This resulted in one subplot each in mature and immature broom per grazing x disturbance treatment combination at each site except at site 2 where there was no ungrazed treatment, and at site 3 where an additional 5 m from stand edge, maturity category was used.

Seed sampling: In November 1993, before treatment, 10 soil cores (32 mm diamater, 10 cm deep) were taken from each subplot. These were sieved, sorted and the number of seeds in each was recorded. A glasshouse germination experiment was then conducted, the seeds being combined and placed on moist filter paper, watered regularly for four weeks and recording the number that germinated. Those exhibiting no signs of germination were cut to detect fresh endosperm. The seed bank could then be divided into germinable, viable and dead categories.

Soil cores were subsequently taken twice a year. The first sample was taken just before seed fall in the summer to give an estimate of the minimum seed bank. The second was taken after seed fall and prior to autumn germination to give an estimate of annual seed fall.

Seedling sampling: In each subplot five permanent 0.5 x 0.5 m quadrats were randomly positioned but if none fell within areas of high seedling density two additional quadrats were selected. Seedlings were counted and position of the 1-year old plants recorded.

Pod sampling: The number of pods per plant were counted in the summer. All or a sub-sample of 30 pods per plant (for those plants with greater than 30 pods) were collected and seeds per pod counted.

Ground cover estimates: The percentage cover of all plant species, litter and bare ground was recorded in five randomly positioned 0.5 x 0.5 m quadrats. Theses were re-randomized on each sampling date.

Sampling dates: Seedling and pod sampling, and ground cover estimates were undertaken in spring (September-November), autumn (March-June) and after each major rainfall (> 10 mm) in summer (November-March). Sampling was not undertaken during droughts in summer 1994-95, autumn 1996 and the El Niño drought from July 1997-May 1998. Sampling commenced in 1994 and continued until March 2000.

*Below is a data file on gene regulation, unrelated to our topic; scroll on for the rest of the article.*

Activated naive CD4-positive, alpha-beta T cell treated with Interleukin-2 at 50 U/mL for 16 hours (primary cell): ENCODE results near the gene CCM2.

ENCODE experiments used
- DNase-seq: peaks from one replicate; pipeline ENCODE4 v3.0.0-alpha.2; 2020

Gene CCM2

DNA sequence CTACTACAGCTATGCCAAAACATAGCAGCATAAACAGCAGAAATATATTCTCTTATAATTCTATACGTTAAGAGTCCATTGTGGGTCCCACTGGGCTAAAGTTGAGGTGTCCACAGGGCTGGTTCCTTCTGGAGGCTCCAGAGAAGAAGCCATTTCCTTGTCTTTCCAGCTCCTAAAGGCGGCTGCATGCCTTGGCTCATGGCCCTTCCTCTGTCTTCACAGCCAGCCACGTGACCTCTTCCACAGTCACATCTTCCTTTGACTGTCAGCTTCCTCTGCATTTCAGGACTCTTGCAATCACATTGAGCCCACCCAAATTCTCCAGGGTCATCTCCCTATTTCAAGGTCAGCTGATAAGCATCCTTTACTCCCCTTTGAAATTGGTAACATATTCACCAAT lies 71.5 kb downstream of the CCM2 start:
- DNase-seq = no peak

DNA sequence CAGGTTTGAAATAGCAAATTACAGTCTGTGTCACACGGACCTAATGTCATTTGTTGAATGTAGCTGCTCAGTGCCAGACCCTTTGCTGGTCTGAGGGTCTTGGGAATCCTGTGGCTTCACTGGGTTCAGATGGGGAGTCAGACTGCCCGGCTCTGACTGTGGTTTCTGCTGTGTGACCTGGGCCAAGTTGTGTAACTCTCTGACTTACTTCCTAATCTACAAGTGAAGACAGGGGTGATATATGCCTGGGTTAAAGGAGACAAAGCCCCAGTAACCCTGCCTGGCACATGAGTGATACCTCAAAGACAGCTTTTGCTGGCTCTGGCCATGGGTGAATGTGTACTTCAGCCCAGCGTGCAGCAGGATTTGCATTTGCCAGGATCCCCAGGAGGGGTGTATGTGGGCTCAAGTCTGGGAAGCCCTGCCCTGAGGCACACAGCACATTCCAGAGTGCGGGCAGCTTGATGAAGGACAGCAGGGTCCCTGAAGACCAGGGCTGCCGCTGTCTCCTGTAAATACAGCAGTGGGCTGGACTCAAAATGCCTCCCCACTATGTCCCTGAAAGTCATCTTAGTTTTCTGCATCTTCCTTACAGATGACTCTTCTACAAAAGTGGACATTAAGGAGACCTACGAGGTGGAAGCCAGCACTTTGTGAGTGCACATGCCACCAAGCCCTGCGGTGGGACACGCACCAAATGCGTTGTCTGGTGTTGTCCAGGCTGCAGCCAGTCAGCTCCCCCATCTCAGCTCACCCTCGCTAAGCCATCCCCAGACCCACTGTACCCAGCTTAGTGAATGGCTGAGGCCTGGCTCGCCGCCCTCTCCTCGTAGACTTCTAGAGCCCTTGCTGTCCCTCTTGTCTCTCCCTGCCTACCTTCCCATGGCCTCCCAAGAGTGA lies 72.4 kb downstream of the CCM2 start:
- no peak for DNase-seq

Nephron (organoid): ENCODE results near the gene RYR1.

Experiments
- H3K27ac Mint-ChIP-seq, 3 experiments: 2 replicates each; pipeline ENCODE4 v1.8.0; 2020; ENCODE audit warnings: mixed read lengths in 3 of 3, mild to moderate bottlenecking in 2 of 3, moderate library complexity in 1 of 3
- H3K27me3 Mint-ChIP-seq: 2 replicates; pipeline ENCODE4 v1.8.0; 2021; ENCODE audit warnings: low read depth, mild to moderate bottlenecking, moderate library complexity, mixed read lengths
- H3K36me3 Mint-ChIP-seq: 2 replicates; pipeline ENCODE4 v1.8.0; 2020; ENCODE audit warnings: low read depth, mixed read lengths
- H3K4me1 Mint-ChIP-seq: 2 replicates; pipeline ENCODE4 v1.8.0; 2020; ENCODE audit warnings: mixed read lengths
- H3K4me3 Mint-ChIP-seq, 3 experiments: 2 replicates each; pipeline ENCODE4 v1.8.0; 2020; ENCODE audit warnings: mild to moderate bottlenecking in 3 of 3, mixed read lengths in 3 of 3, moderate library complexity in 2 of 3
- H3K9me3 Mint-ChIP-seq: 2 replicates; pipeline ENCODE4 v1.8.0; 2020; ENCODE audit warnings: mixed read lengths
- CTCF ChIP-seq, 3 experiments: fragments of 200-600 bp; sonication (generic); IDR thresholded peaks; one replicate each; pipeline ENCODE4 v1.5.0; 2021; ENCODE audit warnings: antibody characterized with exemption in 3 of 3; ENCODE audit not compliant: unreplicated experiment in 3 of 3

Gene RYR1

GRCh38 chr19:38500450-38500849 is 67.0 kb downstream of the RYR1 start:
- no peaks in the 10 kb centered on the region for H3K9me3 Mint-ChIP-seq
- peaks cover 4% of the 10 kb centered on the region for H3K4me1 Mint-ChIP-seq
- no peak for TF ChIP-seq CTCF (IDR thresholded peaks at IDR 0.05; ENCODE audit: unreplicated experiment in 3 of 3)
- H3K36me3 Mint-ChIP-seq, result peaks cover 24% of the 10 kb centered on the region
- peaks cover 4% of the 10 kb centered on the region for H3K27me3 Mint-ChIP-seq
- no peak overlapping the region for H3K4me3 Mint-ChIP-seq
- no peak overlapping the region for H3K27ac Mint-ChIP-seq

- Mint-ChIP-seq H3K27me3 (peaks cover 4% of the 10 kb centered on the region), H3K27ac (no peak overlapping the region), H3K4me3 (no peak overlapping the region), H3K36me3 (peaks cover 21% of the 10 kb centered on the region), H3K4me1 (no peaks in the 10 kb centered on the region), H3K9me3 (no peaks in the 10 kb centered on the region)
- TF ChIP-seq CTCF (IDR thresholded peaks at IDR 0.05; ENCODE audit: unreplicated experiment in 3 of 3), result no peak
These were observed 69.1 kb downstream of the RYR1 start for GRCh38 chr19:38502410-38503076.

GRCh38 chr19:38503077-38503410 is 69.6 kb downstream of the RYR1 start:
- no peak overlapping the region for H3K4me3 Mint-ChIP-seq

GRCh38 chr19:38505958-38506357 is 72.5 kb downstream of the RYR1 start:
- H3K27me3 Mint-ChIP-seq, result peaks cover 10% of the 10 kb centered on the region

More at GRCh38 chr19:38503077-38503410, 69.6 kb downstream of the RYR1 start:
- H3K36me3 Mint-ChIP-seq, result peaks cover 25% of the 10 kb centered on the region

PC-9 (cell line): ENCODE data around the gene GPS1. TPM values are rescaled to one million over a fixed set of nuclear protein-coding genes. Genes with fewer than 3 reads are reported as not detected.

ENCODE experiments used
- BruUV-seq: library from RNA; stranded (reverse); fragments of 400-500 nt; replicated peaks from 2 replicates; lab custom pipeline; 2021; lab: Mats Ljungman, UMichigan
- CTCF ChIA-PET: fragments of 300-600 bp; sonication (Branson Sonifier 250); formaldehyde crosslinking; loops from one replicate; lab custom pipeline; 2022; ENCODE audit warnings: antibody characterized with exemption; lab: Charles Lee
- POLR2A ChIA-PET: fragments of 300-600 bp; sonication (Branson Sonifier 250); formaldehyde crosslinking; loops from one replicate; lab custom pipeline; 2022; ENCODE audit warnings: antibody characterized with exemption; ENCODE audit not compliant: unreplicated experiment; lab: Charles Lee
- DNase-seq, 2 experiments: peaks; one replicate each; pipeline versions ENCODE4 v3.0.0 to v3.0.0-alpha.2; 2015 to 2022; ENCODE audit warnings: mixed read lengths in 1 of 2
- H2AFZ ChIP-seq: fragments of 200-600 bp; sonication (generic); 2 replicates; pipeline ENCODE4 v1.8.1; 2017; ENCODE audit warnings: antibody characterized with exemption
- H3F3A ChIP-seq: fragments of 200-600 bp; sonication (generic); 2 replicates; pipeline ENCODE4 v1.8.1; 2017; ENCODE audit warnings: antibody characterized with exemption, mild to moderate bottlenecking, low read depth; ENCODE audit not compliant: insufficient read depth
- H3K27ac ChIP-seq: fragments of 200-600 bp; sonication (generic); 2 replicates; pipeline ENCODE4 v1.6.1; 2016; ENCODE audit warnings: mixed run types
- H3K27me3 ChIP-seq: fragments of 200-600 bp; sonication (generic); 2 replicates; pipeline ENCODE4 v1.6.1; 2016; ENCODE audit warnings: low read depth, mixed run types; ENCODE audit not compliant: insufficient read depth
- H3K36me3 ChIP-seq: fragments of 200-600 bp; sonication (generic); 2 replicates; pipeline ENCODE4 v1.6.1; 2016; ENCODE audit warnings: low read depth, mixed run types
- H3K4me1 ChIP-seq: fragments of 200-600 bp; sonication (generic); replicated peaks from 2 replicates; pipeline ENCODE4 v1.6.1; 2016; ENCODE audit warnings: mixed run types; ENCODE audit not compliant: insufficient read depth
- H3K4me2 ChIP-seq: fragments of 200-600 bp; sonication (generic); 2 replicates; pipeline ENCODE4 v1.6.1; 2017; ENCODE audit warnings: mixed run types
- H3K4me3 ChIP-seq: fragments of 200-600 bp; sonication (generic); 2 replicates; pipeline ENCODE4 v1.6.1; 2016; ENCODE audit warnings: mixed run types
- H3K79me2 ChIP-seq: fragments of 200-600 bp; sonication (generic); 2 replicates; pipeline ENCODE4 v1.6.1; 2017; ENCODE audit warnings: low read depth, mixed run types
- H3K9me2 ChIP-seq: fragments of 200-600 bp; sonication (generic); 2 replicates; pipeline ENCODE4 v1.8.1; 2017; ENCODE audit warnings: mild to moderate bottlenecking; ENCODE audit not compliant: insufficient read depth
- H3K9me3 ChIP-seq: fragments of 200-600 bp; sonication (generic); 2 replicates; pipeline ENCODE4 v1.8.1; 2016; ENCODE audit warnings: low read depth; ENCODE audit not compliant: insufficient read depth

Additional observations: During sampling, presence and damage by arthropod herbivores, molluscs and fungal pathogens was noted. Over the whole seven-year sampling period negligible impact levels were recorded.

Initial seed banks: In the mature broom plots, the seed bank ranged from 4,229 to 21,012 seeds/m² across the three sites. At site 2 in native grassland adjoining Deua National Park, Krawarree, the seed bank was about one quarter that of the other two stands. The seed banks increased on average from 1,425 to 9,117 seeds/m² in the spring and autumn samples equivalent to an increase of 17-68%.

Seed banks were about three to 10-fold lower at 1,419-2,396 seeds/m² in the corresponding immature broom plots, and 5 m beyond the immature broom only 39 seeds/m².

Germination experiment: 15-21% of seeds germinated within the 4-week duration of the glasshouse germination experiment. Seed bank viability was similar across all sites at 96-98%.

Subsequent seed banks according to treatment: Seed banks declined significantly in the cut/disturbed mature broom subplots during the first 4 years after treatment to 14% of their original densities. After this regenerating broom began to flower and produce seed, the seed bank decline ceased. In the immature broom plots seed banks at some e.g. site 3, appeared to increase over the six years of the study, presumably as plants matured and more flowers and seed were produced, but overall patterns were not significant.